After a gap of seven years, the rising price trend in natural rubber has brought relief to the community. Prices touched ₹165 per kg for RSS-V grades, while international prices also started moving forward.

With favourable climatic conditions across growing regions, farmers are taking advantage of the rising price trend. However, there are reports that many growers are taking a cautious approach in disposing of their stock by adopting a “limited scale selling”.

This is particularly because of higher international prices at ₹186.90/ kg in Bangkok. “When international prices are hovering higher by almost 15-20 per cent of the domestic prices, farmers will always be reluctant to sell the commodity, anticipating a surge in the domestic market higher than the global rates,” said a farming community source.

George Valy, President, Indian Rubber Dealers Federation, said that there has been a comfortable buying from the industry as import prices have increased. Of late, imports have reduced considerably due to hike in shipment rates, delay in clearing, shortage of empty containers etc.

The market assumption is that the price trend is likely to sustain particularly due to increased demand from OEM and the replacement segment as well as the government’s decision to put tyre imports into restricted category.

Contributing factors

Santosh Kumar, Executive Director (Rubber Operations), Harrisons Malayalam Ltd, said prices have seen an upward rally since last month. He attributed several factors which included extreme climatic conditions in major producing nations; increased consumption by the industry post Covid; recovery in the Chinese economy that significantly increased consumption, and surge in demand for dry rubber grades due to rising uptake by domestic tyre manufacturers. There is an increased demand in other sectors too due to opening up of industries, which is translating into more business for growers.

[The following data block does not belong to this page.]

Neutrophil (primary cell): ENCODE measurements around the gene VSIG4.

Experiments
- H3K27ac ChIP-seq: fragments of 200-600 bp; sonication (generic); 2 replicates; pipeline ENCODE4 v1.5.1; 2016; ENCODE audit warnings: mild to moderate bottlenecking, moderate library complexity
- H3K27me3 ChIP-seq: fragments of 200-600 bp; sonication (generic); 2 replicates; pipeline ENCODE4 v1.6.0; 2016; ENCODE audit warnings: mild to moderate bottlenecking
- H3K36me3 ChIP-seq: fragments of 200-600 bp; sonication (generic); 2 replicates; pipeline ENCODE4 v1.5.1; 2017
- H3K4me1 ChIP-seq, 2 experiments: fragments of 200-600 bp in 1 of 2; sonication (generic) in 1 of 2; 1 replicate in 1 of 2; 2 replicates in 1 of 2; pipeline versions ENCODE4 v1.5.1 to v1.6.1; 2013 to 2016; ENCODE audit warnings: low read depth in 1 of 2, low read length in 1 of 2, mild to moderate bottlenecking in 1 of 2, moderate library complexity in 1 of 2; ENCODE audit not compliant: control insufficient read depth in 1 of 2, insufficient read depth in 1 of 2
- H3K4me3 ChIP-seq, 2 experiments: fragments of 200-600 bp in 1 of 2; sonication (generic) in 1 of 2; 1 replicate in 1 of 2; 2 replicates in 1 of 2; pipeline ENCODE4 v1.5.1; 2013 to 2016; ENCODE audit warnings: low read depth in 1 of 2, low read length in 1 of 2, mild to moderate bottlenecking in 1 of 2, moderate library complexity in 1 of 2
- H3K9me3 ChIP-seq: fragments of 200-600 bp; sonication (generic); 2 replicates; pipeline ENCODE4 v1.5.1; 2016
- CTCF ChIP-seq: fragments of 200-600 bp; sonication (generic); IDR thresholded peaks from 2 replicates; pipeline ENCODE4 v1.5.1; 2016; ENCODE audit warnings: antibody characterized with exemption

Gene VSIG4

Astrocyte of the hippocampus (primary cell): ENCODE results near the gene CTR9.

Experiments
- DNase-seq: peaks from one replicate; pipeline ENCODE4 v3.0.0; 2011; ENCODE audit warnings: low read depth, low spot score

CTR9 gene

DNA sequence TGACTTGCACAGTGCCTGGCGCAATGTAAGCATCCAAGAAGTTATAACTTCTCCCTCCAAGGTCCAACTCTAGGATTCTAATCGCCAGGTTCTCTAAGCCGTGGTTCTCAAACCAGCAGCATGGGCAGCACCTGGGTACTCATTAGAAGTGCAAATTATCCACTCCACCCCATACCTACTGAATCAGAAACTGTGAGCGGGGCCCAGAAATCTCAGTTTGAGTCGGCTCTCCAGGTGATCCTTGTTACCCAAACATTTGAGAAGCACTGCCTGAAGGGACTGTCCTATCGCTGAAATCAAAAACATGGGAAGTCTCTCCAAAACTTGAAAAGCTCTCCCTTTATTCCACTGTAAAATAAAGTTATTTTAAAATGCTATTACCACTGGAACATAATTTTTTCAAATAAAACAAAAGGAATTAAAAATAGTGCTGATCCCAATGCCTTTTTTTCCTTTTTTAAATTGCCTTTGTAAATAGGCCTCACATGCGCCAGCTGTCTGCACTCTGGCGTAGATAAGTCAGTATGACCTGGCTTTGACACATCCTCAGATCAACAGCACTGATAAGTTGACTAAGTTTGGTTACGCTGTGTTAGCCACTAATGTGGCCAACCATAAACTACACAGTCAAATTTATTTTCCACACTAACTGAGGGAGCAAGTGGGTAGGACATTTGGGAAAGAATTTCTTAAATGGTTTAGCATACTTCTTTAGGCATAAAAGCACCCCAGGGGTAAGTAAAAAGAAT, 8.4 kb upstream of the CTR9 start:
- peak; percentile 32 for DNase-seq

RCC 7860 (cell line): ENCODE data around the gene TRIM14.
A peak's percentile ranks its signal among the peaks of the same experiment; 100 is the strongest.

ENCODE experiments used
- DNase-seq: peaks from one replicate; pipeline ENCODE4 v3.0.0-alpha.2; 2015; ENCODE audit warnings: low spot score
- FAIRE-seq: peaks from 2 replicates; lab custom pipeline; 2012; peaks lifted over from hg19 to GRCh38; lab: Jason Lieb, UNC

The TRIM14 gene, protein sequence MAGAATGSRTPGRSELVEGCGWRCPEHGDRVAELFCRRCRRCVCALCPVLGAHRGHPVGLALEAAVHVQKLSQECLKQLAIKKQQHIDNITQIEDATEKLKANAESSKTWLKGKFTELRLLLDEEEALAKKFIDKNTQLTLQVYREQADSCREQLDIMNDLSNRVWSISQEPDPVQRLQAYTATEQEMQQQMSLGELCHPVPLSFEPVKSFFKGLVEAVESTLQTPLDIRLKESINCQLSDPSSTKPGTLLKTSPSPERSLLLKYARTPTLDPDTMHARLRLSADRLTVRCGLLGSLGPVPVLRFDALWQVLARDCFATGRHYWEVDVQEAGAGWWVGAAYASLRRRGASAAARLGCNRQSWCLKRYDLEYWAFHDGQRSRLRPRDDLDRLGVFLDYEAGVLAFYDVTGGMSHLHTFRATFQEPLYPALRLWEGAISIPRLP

New rubber rates

“I feel that the period of low rubber prices seems to be over and rates may see a new level in future,” he said citing the growing frequency of extreme weather events, which would impact supply. The spread of fungal disease is also a concern which will continue to keep the supply pipeline constricted.

These increased prices could enthuse growers to up production. However, there is a pressing need to rake up production and capacity utilisation , which is vital to the economic and industrial growth of the nation, said Kumar.